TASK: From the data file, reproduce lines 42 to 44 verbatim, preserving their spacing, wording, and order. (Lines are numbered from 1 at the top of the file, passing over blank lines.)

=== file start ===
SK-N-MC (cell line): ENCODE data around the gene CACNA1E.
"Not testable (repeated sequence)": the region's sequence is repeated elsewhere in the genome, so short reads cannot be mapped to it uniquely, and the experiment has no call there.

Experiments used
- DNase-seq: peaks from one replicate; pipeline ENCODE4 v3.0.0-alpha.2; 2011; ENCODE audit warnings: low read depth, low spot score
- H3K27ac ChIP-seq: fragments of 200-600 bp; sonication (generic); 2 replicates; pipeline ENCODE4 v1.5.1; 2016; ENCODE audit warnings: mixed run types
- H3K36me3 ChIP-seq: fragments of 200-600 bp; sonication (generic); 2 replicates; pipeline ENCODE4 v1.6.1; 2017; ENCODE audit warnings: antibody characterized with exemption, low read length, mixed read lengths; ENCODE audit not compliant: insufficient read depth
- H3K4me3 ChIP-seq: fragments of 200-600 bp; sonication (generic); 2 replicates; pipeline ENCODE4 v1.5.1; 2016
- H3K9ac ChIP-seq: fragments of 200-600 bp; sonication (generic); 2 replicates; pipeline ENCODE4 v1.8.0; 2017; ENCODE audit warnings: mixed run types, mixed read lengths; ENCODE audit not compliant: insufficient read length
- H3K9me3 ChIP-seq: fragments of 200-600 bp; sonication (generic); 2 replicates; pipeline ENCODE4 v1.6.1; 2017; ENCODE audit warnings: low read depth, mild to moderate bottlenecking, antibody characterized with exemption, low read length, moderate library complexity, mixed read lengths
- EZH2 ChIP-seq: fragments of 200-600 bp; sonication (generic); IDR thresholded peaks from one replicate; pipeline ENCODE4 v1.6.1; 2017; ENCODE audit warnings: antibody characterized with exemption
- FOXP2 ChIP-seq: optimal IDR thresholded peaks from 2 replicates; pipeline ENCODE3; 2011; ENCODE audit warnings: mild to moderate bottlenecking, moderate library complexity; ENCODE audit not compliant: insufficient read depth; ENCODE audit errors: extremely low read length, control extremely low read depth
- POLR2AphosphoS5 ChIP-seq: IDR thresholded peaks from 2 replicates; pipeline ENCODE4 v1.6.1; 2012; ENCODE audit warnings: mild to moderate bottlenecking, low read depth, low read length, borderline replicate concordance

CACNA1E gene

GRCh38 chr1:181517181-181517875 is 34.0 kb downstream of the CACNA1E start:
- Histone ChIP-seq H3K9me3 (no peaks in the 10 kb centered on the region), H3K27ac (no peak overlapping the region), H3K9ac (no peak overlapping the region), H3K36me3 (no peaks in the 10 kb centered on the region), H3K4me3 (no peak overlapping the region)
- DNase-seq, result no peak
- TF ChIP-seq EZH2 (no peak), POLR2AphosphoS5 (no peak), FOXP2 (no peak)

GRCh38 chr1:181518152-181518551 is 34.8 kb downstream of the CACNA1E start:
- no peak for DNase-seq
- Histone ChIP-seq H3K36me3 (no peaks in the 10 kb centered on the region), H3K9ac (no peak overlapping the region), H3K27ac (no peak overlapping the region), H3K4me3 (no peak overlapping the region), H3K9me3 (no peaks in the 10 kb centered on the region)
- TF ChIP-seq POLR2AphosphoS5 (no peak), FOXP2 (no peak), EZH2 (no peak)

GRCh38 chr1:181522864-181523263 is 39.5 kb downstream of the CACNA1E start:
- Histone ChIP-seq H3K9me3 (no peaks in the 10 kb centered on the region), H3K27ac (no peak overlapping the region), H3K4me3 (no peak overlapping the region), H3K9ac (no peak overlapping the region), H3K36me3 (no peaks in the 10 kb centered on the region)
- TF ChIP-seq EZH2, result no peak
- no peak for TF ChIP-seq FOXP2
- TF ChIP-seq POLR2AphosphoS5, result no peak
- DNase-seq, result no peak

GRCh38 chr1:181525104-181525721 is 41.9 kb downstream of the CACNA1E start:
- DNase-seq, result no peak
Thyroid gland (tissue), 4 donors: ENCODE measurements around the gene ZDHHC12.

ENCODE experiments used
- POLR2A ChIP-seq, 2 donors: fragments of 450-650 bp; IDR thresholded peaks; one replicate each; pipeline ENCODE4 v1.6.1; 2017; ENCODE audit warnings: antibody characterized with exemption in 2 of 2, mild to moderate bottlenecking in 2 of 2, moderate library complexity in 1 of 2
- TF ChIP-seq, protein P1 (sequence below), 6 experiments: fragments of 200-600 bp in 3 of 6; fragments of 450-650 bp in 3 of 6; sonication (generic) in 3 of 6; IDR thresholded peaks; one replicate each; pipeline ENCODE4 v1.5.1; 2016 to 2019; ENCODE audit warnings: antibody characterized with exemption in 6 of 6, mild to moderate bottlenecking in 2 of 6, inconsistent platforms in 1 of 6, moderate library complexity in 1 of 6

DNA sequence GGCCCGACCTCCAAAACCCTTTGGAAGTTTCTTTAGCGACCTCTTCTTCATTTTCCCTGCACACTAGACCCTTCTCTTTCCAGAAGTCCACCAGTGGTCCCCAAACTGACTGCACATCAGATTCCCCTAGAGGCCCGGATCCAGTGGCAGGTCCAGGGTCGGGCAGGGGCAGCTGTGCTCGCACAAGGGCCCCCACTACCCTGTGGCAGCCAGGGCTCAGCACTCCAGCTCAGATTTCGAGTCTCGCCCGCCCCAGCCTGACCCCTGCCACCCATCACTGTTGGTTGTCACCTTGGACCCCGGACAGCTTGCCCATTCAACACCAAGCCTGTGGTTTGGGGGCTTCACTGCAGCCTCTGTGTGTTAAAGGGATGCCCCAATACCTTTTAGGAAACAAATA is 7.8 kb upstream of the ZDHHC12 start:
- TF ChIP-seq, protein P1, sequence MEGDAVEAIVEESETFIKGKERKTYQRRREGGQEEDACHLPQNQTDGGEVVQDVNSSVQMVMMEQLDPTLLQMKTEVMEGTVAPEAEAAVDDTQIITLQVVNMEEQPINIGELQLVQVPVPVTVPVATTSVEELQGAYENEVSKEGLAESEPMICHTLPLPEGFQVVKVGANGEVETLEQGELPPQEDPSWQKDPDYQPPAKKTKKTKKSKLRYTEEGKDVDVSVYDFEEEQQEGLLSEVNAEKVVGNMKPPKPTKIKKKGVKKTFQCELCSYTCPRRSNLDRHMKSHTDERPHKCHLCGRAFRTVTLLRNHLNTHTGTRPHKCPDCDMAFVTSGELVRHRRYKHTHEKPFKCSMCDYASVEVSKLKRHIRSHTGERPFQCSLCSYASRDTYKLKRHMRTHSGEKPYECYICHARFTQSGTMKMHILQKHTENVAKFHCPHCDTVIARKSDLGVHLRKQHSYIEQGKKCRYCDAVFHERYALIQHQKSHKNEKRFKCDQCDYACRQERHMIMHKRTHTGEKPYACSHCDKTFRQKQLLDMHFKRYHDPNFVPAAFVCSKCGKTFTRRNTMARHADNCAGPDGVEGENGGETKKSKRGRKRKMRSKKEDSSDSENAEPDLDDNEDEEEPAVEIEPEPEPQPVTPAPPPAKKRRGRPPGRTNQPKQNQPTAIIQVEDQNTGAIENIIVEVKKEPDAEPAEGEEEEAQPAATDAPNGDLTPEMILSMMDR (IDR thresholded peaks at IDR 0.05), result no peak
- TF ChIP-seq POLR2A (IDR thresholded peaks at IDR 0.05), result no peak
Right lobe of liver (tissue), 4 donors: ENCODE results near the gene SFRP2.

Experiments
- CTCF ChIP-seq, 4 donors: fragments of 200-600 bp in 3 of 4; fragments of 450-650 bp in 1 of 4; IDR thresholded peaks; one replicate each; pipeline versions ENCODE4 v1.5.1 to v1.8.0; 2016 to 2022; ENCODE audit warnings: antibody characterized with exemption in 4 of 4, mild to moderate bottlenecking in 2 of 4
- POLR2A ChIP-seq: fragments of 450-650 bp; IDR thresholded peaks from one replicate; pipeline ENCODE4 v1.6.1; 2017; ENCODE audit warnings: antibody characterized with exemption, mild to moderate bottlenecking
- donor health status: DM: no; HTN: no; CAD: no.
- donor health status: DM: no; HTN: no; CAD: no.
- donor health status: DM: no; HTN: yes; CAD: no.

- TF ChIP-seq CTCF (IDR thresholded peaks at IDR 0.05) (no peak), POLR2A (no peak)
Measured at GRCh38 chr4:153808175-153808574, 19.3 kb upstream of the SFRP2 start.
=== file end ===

- donor health status: DM: no; HTN: no; CAD: no.
- donor health status: DM: no; HTN: yes; CAD: no.

- TF ChIP-seq CTCF (IDR thresholded peaks at IDR 0.05) (no peak), POLR2A (no peak)